Rain, Finally: BIG WATER

Spring is supposed to be wet. Here in Wayland, Spring often means flooding in many basements and parts of town, sometimes even busy intersections and the public library. But until today it hadn’t rained for weeks. Drought is a relief from flooding and mud, true, but it brings fire hazard warnings, and having to  use tap water in the garden, which I intensely dislike because 1) it has chlorine in it, which isn’t good for the creatures in my carefully tended soil and 2) is costly, in so many ways.

That is why DH and I hurried to get our BIG WATER  system installed. This is a system I’ve been coveting for years, now, and it finally came together. Part one is the rain water catchment.


275 gallon IBC totes with two seven-year-olds for scale

The rain comes off our biggest roof, first goes into to two first-flush pipes, which will hopefully catch the debris, dust and pollen, then moves on to the totes.

rain totes, May (c) 2013, Kaat Vander Straeten

The top tote fills first, then overflows into the bottom one, which overflows into the bed behind it which has Elders and Lobelia, all moisture-loving plants.  We’ll be using the top tote for our gravity-fed irrigation (which is why that is our primary tote: the higher up, the more pressure).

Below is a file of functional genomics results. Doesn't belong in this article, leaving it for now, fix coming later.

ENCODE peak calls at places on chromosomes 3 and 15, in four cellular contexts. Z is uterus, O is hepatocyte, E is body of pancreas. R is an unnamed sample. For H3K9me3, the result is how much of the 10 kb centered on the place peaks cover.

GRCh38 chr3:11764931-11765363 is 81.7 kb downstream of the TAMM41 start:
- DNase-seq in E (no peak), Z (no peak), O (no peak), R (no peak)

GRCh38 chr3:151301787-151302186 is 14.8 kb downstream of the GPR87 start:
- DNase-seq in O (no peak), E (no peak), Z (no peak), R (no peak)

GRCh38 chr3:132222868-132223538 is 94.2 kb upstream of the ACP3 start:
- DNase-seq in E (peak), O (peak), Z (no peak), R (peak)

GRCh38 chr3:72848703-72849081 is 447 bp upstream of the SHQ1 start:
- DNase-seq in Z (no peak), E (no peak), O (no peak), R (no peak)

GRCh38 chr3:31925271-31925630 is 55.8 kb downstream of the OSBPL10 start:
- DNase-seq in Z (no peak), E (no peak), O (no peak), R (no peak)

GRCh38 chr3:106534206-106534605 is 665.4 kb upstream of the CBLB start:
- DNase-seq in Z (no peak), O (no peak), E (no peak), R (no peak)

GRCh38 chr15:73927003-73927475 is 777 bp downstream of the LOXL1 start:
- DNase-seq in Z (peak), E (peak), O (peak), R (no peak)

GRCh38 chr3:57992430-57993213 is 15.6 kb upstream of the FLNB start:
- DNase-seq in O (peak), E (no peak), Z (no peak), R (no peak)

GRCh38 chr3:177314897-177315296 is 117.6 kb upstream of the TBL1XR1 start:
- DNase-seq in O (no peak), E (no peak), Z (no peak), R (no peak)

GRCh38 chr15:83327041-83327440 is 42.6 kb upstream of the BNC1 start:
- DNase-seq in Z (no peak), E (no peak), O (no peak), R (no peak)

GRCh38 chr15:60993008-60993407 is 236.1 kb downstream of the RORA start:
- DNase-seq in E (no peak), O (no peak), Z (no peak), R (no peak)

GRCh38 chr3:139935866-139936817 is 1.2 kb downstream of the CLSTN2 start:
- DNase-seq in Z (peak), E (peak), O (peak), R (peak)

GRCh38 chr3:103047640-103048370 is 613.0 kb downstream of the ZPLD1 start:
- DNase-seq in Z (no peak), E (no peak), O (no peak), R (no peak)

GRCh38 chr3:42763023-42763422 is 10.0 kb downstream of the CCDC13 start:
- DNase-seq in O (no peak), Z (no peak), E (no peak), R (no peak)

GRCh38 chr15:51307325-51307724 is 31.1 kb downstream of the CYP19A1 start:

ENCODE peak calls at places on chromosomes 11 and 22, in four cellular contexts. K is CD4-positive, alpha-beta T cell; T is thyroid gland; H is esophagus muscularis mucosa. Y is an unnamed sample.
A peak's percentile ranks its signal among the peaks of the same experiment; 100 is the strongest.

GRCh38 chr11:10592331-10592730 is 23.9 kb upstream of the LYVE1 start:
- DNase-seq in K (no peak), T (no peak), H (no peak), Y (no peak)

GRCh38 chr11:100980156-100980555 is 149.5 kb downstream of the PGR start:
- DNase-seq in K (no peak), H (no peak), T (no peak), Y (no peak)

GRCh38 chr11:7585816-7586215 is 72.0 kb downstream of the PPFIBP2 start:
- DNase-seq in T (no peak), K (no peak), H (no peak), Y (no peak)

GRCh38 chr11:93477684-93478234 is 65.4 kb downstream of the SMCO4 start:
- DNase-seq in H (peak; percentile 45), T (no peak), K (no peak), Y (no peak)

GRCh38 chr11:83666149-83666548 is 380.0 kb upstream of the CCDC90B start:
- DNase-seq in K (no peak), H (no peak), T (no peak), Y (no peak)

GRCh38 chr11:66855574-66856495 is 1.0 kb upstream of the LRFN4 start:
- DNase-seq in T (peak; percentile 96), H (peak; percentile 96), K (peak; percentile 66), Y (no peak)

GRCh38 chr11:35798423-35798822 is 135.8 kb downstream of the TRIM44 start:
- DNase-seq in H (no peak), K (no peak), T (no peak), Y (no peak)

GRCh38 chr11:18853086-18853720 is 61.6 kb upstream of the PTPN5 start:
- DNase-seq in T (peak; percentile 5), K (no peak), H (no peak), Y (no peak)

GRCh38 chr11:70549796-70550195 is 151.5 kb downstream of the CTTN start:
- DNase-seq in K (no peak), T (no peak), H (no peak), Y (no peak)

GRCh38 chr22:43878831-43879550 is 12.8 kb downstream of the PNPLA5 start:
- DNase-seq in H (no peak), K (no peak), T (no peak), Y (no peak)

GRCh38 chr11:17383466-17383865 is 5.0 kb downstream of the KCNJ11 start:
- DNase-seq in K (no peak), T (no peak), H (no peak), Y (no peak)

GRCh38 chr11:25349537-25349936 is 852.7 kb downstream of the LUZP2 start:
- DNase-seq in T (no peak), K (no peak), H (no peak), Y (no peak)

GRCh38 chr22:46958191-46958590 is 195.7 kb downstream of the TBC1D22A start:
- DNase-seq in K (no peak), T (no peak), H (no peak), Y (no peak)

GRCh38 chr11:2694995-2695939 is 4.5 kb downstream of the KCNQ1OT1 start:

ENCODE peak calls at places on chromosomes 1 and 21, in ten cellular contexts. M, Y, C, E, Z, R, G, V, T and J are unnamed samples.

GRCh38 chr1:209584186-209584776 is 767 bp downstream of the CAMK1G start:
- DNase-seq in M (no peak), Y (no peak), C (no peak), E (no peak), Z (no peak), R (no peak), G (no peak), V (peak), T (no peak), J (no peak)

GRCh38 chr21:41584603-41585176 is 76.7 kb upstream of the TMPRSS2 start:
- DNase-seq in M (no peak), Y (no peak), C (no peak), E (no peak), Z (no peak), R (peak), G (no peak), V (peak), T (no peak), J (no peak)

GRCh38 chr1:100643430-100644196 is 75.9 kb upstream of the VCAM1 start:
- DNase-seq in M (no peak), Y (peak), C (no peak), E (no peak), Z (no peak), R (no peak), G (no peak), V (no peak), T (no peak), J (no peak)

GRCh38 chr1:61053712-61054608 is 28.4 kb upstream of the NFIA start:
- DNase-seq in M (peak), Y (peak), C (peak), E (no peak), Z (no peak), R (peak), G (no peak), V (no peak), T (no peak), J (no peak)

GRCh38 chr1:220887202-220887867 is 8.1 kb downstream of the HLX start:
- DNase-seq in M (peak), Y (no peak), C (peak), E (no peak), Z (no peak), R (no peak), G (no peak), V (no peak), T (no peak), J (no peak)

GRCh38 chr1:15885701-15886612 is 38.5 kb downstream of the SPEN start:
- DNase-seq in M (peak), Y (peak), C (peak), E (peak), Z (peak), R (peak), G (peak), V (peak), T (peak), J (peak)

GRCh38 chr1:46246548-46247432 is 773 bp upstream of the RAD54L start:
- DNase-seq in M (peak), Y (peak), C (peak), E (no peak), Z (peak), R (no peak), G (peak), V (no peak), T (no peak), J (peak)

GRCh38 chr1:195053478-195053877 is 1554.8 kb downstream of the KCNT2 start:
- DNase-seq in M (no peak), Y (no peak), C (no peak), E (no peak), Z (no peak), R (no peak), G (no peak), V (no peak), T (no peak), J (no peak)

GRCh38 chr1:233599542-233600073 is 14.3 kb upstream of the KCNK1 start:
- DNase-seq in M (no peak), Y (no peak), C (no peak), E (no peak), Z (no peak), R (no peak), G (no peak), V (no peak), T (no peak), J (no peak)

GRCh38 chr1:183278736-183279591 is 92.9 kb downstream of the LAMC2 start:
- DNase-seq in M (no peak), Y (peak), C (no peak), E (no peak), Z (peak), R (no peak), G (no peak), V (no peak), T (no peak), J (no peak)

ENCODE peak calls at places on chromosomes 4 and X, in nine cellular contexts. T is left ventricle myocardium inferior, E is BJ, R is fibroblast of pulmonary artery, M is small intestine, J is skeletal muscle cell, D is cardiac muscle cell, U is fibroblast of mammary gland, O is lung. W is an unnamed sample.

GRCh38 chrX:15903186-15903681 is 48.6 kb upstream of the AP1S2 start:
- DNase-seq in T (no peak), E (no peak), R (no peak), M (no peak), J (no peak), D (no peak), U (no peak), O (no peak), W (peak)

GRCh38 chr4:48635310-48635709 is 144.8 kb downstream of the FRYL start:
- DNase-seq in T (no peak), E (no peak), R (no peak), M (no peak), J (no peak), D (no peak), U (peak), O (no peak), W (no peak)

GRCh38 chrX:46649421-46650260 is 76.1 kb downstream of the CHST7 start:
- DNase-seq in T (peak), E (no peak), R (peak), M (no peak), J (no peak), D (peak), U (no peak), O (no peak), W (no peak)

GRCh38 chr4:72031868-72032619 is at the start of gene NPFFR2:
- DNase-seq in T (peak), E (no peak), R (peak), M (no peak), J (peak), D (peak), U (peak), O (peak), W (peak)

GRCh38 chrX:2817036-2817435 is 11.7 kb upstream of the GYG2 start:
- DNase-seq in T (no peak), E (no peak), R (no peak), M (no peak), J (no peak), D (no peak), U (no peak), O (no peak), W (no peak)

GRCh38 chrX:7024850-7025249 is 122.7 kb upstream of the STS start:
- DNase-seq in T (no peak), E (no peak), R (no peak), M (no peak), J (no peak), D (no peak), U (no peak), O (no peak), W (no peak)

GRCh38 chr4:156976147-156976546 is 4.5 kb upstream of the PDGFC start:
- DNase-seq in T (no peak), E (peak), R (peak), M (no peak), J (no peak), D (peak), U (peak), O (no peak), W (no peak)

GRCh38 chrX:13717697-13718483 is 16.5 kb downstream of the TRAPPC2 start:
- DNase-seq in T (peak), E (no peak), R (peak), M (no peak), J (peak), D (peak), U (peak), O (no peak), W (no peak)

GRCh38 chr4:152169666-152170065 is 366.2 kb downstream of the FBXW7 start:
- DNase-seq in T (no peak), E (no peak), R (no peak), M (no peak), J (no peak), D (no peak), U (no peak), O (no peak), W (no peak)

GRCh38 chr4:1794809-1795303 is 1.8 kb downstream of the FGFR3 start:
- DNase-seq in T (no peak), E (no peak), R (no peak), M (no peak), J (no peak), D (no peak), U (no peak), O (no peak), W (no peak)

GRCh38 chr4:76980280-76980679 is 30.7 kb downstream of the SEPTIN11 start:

That’s part Two of BIG WATER. I put down the drip irrigation in a while ago. The garden still looks a little like a patient hooked up to life support what with all the tubes and hoses snaking all over the place. Once the top tote is full and we’ve connected it up to the irrigation, we can check for pressure and leaks. Then I’ll bury the tubing in the beds under straw and the pipes in the pipes in the wood chips.

Other news: 1) Success! After two nights and two days in the “broody buster,” Toothless the broody hen is no  longer broody. 2) The BEE talk went off spectacularly well. There were 35 people people of all generations above 14, mostly people I hadn’t personally invited (maybe I should stop inviting?). Many signed up indicating they wanted to start bees. 3) I got the news that we (Transition Wayland Foodshed Group) were given two 20’x30′ community garden plots for our grain experiments.  I went to scout them out this morning and they’re beautiful, permanent plots on high ground. They’ll need tilling, and then I have to decide what to plant, and then I get our volunteers lined up…

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